Stosuy's remarks are particularly salient in light of John Williams' Oscar-nominated score to the movie adaptation of Markus Zusak's popular novel The Book Thief. Williams' overly emotive cues are instantly recognizable, due in large part to his decades-long collaborative relationship with Steven Spielberg, and The Book Thief is a particularly bad case of those cues overwhelming the score. Listening to the soundtrack on CD, one's mind cannot help but imagine a tear falling down a face, a longing look, or any other physical manifestation of strong emotion. To use Stosuy's words, as of late the scores of Williams feel inescapably "predetermined". However, not all film music need be resigned to that fate.

Labeling music such as Mansell's work on The Fountain "film music" is a necessary move that has unfortunate side effects. Of course, the music would have likely never been were it not for the specific visual images that Mansell got inspired by in creating the score. Unfortunately, the result is that, in contrast to the chamber minimalist pieces of Steve Reich or Philip Glass—which The Fountain OST bears a lot of similarity to—Mansell's work gets relegated purely to the film world, viewed as an achievement only in its cinematic context. This myopic view of film music is one that Mansell himself rejects; in my interview with him for The Great Scores piece, he said, “I have never subscribed to the theory that film music shouldn’t be noticed".

A Symphony or a Score? How About Both?

A name like Glass' is an important one to bring up in this discussion, as he is perhaps the pre-eminent example of a living composer comfortable both in the classical and film music realms. His work for Godfrey Reggio's Qatsi trilogy [Koyaanisqatsi (1982), Powaqqatsi (1988), and Naqoyqatsi (2002)] ranks in the upper echelons of film music, especially the score to Koyaanisqatsi. Juxtaposing any of those scores with any of Glass' other work, be it symphonic, chamber, or solo piano, one can see identical compositional traits in each category. While it is the case that Glass must respect the requests of the directors he works with when writing music for film, it is not as if he ceases being the composer he is in doing so. The medium of cinema informs but does not monopolistically control Glass' composition.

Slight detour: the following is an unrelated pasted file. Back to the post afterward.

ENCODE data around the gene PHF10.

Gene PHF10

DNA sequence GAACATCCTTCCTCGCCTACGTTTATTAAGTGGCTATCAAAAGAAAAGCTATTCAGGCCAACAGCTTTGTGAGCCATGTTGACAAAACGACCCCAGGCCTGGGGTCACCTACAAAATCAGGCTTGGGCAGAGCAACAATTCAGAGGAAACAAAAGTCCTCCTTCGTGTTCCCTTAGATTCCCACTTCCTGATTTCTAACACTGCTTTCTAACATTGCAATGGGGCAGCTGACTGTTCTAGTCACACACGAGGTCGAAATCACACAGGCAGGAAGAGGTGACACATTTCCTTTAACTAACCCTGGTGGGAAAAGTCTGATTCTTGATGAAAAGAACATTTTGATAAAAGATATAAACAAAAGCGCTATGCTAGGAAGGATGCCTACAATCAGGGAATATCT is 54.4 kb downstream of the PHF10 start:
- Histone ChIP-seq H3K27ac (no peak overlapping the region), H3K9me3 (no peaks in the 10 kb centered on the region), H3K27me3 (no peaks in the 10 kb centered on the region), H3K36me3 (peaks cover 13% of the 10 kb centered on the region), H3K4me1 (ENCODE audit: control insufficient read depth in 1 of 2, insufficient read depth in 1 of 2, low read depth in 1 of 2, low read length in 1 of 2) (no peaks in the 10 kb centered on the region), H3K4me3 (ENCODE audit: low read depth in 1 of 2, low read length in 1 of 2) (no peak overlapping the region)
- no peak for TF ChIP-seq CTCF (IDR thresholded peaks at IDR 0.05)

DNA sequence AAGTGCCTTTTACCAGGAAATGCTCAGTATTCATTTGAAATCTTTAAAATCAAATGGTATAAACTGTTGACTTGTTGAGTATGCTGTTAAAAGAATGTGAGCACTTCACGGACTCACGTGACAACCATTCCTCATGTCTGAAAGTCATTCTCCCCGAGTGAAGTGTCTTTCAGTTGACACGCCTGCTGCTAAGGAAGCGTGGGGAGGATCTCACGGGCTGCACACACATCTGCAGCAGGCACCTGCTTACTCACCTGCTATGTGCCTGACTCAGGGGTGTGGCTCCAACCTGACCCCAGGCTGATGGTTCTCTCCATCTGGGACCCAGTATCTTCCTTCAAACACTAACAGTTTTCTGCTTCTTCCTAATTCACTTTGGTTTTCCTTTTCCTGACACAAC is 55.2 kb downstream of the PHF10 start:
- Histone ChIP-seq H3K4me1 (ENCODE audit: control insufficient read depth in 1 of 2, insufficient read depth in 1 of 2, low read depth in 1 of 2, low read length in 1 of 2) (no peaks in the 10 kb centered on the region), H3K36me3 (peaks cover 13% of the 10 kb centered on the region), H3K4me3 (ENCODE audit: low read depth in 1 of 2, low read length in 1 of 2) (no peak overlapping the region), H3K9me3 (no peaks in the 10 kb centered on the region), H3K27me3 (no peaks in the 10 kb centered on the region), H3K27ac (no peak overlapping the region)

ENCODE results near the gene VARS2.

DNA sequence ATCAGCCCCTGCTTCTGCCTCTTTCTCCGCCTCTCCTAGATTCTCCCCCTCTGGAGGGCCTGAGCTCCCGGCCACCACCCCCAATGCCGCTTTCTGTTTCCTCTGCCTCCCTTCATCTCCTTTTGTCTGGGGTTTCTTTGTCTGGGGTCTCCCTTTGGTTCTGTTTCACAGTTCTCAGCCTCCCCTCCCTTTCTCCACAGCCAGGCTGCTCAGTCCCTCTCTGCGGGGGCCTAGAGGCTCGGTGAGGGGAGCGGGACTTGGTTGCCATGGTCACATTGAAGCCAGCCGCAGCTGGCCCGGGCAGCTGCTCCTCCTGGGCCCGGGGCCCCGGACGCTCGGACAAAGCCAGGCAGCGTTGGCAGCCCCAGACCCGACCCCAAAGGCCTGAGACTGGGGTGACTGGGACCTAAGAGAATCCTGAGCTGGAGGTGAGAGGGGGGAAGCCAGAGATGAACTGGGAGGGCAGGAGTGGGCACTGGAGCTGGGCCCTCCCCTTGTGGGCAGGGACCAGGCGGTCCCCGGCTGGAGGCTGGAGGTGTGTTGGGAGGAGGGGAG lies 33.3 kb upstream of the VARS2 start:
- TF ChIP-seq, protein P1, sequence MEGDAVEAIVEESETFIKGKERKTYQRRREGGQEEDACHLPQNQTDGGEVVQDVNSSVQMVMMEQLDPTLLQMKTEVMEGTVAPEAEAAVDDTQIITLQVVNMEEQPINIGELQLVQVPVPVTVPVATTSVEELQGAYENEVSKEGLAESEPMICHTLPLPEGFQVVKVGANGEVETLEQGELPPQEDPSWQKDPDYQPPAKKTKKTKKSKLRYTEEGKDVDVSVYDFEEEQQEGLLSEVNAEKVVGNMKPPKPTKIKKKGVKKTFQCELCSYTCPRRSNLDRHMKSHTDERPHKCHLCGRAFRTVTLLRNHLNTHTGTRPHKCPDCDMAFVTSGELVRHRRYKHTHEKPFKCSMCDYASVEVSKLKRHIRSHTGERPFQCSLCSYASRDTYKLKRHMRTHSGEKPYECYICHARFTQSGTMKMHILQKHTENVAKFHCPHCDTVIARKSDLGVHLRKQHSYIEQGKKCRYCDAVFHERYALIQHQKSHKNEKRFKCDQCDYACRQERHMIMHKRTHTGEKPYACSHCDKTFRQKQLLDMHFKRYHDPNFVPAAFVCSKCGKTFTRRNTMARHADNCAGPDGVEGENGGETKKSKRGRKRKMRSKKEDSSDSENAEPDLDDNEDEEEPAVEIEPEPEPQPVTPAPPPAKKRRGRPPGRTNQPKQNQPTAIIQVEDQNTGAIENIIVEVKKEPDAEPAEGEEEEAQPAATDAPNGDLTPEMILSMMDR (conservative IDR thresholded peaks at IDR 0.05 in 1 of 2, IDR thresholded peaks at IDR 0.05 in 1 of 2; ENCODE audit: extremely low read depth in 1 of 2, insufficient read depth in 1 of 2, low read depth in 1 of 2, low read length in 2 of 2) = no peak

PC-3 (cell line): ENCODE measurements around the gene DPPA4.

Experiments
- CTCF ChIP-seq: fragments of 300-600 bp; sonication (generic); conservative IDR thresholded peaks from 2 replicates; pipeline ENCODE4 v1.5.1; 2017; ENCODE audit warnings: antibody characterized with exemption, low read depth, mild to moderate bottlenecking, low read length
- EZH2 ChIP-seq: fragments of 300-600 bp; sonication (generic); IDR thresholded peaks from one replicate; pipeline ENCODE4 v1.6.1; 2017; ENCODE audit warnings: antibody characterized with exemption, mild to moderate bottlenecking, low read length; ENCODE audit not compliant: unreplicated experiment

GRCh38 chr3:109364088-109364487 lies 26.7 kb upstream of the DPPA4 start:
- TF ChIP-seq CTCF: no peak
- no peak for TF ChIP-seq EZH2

This fact is not surprising, given that some of the most legendary film scores are written by composers that did not limit themselves exclusively to that subgenre. With the benefit of having hindsight over the composer's entire career, it can be said that some of Dmitri Shostakovich's best work can be found in his contributions to the cinema. Shostakovich's pieces for piano (his Bach-indebted 24 Preludes and Fugues, his Piano Concerto No. 1 in C Minor) and symphonies (No. 5 in D Minor) are sterling achievements of 20th century classical music, but so too are his film scores. The range of his film music is impressive, spanning playful dance pieces (the "Folk-Feast" or "Spanish Dance" from The Gadfly) to bombastic numbers that utilize the orchestra to its fullest extent ("Scene" from Pirogov). Certain themes and motifs remain popular to this day, such as The Gadfly’s “Romance”—that film’s “Overture” is also identifiable as the progenitor for many of the grandiloquent themes written by the likes of John Williams (see the music to Star Wars).

Though there are many impressive recordings of these pieces, those interested in diving into the breadth of Shostakovich’s film work ought to listen to the three-disc recording Shostakovich: Film Music, which features José Serebrier conducting the Belgian Radio Symphony Orchestra. The voluminous box set includes both full performances and selected pieces from The Gadfly (1955), Pirogov (1947), Hamlet (1963), King Lear (1970), Five Days, Five Nights (1960), Michurin (1948), The Fall of Berlin (1949), and Golden Mountains (1931). In many of these cases, it is Shostakovich’s music rather than the original movie that has survived longest in cultural memory; The Gadfly, in particular, has not seen a large audience outside of Russia. Shostakovich’s The Gadfly Suite, in contrast, remains one of his most delightful creations.

There are many reasons why, in retrospect, it seems easier to view the scores of Shostakovich as more refined than the scores of the present day. Many of the films at the time when Shostakovich began writing movie music were silent films, which by their nature require music to enhance their mood. (Shostakovich’s most notable works for cinema, however, came well after talkies became commonplace.) One of the most beautiful songs written for a movie in recent memory comes from the score to Michel Hazanavicius' 2011 ode to silent cinema, The Artist, composed by Ludovic Bource. The song, the solo piano piece "Comme une rosée de larmes" ("Like a dew of tears"), plays as the protagonist, George Valentin (Jean Dujardin), nostalgically watches some old footage.